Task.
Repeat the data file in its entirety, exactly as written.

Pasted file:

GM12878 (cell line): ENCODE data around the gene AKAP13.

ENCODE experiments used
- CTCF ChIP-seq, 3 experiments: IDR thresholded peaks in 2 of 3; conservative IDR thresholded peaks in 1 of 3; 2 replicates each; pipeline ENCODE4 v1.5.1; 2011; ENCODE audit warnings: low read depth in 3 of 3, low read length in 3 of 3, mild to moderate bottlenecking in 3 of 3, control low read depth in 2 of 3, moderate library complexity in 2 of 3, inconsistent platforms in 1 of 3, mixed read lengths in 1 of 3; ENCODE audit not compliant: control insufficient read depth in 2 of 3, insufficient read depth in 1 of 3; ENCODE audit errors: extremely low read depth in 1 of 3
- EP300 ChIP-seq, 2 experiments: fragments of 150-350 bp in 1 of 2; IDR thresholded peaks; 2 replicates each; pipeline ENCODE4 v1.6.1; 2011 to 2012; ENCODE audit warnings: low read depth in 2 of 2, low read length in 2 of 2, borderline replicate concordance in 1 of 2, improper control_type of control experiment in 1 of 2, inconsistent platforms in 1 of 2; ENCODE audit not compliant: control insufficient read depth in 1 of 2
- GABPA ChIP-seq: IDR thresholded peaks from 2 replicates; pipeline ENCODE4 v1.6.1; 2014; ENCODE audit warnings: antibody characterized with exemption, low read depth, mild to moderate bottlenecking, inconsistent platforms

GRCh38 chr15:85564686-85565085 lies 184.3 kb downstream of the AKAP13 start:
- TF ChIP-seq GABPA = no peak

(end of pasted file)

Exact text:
GM12878 (cell line): ENCODE data around the gene AKAP13.

ENCODE experiments used
- CTCF ChIP-seq, 3 experiments: IDR thresholded peaks in 2 of 3; conservative IDR thresholded peaks in 1 of 3; 2 replicates each; pipeline ENCODE4 v1.5.1; 2011; ENCODE audit warnings: low read depth in 3 of 3, low read length in 3 of 3, mild to moderate bottlenecking in 3 of 3, control low read depth in 2 of 3, moderate library complexity in 2 of 3, inconsistent platforms in 1 of 3, mixed read lengths in 1 of 3; ENCODE audit not compliant: control insufficient read depth in 2 of 3, insufficient read depth in 1 of 3; ENCODE audit errors: extremely low read depth in 1 of 3
- EP300 ChIP-seq, 2 experiments: fragments of 150-350 bp in 1 of 2; IDR thresholded peaks; 2 replicates each; pipeline ENCODE4 v1.6.1; 2011 to 2012; ENCODE audit warnings: low read depth in 2 of 2, low read length in 2 of 2, borderline replicate concordance in 1 of 2, improper control_type of control experiment in 1 of 2, inconsistent platforms in 1 of 2; ENCODE audit not compliant: control insufficient read depth in 1 of 2
- GABPA ChIP-seq: IDR thresholded peaks from 2 replicates; pipeline ENCODE4 v1.6.1; 2014; ENCODE audit warnings: antibody characterized with exemption, low read depth, mild to moderate bottlenecking, inconsistent platforms

GRCh38 chr15:85564686-85565085 lies 184.3 kb downstream of the AKAP13 start:
- TF ChIP-seq GABPA = no peak